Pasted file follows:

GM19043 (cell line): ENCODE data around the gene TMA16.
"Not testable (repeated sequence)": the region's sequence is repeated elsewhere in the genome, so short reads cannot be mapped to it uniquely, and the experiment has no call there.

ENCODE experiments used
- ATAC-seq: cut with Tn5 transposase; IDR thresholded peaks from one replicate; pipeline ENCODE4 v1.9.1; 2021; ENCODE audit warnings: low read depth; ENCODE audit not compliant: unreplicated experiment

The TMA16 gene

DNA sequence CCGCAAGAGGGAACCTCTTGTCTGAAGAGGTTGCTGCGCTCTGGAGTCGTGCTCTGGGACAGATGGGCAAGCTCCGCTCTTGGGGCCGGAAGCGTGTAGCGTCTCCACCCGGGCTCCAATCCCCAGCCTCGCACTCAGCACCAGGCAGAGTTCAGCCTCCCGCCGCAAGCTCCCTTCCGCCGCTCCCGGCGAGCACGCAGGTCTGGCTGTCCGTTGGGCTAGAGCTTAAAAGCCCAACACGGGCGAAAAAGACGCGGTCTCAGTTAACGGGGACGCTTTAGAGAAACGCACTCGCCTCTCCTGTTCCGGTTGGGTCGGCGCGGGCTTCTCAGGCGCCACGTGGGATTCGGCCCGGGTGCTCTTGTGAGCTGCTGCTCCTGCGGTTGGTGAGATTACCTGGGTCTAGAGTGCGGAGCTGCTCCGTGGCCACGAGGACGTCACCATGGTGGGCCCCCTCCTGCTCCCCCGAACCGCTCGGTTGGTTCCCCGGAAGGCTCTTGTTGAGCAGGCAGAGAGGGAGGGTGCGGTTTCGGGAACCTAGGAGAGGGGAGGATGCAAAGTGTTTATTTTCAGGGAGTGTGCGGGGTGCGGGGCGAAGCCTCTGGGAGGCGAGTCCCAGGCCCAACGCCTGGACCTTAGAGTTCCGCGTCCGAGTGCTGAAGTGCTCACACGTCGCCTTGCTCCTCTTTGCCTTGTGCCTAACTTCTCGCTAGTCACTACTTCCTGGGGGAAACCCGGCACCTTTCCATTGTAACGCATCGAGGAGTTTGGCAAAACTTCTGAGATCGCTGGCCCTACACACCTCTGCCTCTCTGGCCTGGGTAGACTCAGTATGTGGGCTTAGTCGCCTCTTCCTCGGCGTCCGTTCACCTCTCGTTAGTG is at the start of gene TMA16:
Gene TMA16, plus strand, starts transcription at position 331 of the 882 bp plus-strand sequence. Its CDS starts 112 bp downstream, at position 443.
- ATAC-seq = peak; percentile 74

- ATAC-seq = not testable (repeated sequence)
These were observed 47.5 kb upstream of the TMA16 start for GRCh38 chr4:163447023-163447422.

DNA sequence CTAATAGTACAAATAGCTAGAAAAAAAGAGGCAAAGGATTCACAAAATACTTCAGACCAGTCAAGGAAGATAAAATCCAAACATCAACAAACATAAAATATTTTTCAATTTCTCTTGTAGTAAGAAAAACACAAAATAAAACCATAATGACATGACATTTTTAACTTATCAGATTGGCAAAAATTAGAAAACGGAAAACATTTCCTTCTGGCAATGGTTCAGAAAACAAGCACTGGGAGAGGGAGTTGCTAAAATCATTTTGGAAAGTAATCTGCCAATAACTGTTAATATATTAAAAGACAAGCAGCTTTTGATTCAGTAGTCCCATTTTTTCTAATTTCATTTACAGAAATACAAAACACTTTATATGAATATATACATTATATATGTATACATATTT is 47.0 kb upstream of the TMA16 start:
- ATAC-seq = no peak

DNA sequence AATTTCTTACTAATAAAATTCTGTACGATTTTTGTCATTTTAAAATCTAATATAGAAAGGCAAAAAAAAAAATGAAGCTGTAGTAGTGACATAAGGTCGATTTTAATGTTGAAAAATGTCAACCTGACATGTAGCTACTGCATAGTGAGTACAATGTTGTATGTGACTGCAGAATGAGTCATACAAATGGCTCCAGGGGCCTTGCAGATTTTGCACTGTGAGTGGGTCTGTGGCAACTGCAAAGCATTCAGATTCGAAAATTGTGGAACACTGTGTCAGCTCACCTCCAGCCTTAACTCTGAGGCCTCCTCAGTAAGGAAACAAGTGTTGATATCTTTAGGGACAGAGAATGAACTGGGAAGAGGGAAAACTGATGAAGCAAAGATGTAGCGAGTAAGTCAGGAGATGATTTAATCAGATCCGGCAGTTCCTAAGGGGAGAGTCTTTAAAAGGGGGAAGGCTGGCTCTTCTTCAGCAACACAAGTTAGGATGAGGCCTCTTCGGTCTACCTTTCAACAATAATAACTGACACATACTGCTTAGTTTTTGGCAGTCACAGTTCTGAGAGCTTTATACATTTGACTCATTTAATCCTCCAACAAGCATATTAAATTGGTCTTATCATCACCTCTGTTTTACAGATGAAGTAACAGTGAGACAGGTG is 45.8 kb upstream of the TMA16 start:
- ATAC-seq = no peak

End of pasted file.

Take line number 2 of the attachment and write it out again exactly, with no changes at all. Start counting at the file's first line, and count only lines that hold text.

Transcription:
"Not testable (repeated sequence)": the region's sequence is repeated elsewhere in the genome, so short reads cannot be mapped to it uniquely, and the experiment has no call there.